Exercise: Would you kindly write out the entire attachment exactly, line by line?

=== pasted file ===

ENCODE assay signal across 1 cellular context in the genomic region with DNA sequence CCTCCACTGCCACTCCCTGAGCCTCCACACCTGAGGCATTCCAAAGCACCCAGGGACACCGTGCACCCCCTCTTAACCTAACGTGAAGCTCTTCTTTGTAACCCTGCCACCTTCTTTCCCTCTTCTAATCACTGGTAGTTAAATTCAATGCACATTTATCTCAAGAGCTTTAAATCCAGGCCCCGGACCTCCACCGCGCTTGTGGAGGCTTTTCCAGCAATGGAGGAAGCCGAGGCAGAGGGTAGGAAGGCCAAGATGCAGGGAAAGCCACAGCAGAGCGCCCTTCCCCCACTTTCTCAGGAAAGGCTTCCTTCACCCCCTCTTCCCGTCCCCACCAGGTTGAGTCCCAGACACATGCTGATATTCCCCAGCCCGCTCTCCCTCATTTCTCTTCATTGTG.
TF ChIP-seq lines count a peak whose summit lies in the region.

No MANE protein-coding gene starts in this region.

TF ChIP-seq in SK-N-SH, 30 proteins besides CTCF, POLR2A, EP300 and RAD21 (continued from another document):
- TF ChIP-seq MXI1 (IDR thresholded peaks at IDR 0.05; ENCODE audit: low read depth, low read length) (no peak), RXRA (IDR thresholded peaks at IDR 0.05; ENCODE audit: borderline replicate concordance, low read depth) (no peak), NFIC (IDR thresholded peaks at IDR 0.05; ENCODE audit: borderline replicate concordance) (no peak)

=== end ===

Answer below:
ENCODE assay signal across 1 cellular context in the genomic region with DNA sequence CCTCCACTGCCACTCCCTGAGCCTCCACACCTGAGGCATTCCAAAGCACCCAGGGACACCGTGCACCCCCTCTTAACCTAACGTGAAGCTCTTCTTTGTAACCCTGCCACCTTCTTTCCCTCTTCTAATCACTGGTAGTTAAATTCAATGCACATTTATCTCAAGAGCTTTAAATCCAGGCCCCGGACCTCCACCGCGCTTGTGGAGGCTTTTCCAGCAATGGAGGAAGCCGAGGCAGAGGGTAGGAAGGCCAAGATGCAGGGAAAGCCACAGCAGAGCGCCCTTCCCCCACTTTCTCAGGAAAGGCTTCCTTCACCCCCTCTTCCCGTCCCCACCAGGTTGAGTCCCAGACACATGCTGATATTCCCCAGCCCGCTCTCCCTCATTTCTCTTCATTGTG.
TF ChIP-seq lines count a peak whose summit lies in the region.

No MANE protein-coding gene starts in this region.

TF ChIP-seq in SK-N-SH, 30 proteins besides CTCF, POLR2A, EP300 and RAD21 (continued from another document):
- TF ChIP-seq MXI1 (IDR thresholded peaks at IDR 0.05; ENCODE audit: low read depth, low read length) (no peak), RXRA (IDR thresholded peaks at IDR 0.05; ENCODE audit: borderline replicate concordance, low read depth) (no peak), NFIC (IDR thresholded peaks at IDR 0.05; ENCODE audit: borderline replicate concordance) (no peak)